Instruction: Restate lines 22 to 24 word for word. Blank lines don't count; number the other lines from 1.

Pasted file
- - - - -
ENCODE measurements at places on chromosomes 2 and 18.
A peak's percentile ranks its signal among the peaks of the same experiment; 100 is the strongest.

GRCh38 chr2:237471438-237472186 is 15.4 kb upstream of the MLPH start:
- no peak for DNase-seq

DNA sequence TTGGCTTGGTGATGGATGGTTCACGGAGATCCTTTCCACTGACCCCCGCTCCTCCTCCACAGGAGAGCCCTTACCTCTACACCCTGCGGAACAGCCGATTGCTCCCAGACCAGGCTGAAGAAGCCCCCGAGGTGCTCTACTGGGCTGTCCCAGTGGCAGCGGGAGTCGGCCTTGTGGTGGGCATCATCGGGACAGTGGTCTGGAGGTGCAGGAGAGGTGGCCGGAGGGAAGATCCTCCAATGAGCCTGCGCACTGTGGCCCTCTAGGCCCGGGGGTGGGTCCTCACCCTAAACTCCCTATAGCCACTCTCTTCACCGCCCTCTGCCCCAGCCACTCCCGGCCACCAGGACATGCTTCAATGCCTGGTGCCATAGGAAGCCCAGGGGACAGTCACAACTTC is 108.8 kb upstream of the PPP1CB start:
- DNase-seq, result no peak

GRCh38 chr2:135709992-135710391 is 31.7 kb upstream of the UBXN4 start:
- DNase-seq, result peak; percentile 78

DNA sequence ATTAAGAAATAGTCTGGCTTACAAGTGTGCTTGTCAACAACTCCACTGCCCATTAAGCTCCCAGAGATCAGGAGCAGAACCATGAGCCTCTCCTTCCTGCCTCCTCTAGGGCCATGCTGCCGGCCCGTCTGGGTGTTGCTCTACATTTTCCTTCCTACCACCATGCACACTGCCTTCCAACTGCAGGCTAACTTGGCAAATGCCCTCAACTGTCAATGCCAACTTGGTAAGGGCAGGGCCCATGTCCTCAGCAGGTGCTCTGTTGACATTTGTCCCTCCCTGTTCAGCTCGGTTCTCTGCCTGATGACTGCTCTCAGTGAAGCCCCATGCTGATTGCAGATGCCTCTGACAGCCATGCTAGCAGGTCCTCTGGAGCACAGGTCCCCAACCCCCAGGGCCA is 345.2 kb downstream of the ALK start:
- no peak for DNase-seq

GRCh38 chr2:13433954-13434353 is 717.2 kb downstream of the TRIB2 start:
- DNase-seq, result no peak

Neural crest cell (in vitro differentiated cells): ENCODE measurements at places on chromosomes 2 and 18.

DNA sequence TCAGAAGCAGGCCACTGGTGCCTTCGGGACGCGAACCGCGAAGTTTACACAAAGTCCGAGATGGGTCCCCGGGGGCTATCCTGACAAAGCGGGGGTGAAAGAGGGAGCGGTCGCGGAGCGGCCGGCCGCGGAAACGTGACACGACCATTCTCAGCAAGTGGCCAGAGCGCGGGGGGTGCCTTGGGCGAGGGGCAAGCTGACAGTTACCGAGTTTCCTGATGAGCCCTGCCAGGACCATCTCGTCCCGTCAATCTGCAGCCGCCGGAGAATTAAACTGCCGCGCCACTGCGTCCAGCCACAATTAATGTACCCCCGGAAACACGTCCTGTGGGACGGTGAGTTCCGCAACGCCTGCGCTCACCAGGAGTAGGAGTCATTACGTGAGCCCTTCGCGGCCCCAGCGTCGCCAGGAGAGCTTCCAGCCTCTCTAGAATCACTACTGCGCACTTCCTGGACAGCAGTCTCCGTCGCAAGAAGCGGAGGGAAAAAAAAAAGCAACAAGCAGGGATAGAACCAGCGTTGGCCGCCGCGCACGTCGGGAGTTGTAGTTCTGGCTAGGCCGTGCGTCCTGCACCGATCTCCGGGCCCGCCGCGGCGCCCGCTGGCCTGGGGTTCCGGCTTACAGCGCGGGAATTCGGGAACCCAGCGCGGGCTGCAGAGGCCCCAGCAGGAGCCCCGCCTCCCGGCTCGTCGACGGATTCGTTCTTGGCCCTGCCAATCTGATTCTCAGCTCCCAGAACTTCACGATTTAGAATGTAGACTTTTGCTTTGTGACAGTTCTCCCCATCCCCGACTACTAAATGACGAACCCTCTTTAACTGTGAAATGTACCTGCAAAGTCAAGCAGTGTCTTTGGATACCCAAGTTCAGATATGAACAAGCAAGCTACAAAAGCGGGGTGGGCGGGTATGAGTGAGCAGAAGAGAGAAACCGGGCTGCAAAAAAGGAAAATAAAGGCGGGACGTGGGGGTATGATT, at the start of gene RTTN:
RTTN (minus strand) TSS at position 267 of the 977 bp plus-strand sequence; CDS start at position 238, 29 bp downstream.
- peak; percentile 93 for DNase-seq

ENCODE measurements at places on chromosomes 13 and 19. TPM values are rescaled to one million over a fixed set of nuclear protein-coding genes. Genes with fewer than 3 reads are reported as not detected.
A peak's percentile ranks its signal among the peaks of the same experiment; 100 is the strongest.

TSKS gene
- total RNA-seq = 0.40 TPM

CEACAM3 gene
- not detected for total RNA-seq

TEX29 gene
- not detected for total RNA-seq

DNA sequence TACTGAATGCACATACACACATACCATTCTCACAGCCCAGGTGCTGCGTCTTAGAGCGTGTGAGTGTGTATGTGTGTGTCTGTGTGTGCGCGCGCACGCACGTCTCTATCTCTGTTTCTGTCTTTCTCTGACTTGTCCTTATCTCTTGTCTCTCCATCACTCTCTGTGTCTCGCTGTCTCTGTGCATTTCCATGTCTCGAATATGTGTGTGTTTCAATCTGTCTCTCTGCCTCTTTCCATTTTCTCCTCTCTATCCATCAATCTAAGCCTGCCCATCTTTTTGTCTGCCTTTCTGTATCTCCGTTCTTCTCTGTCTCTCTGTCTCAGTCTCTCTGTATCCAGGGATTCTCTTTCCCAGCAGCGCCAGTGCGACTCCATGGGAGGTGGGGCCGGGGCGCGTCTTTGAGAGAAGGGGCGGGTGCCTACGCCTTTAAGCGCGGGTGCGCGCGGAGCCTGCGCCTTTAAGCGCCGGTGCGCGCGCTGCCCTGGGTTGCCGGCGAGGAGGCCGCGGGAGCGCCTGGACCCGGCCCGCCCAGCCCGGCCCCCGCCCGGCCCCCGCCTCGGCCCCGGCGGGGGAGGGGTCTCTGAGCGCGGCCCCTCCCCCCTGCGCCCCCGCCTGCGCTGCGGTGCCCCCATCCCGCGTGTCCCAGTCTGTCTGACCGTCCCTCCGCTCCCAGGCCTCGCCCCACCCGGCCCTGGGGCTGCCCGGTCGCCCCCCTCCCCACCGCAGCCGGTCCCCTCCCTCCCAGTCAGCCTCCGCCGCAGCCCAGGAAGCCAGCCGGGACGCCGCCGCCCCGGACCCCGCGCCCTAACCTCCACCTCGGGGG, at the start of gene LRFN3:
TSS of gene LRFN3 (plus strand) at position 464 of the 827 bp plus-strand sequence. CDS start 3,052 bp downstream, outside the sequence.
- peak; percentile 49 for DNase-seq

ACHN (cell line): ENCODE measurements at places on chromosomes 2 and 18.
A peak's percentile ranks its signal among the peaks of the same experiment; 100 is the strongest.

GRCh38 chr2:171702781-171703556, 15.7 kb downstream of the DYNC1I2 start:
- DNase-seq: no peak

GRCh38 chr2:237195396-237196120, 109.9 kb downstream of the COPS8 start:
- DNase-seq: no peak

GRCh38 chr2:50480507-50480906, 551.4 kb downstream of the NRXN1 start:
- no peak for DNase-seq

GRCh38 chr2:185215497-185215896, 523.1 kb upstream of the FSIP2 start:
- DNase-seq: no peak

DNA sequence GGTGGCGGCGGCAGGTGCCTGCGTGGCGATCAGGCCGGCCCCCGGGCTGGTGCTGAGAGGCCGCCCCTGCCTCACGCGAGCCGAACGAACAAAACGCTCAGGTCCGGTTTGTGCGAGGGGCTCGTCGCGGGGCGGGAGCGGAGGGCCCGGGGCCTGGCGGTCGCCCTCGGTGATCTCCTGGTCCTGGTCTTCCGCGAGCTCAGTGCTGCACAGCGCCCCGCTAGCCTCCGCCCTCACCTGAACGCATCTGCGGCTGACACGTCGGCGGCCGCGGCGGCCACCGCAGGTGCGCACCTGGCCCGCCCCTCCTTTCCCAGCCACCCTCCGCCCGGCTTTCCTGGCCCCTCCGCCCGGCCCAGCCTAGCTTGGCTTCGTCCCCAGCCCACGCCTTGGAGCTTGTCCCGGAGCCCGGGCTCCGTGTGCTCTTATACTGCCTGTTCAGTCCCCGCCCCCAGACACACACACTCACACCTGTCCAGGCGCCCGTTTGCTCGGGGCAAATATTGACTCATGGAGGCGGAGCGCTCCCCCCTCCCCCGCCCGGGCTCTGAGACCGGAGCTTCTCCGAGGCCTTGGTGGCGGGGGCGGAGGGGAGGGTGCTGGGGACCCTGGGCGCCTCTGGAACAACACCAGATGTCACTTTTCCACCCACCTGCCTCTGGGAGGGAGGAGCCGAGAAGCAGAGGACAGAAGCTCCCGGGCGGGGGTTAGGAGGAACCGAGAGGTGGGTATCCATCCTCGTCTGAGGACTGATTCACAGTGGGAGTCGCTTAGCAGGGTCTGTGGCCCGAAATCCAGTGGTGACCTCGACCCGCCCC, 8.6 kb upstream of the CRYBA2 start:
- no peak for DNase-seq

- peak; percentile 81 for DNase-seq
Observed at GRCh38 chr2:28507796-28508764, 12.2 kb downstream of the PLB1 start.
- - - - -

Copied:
- not detected for total RNA-seq

TEX29 gene
- not detected for total RNA-seq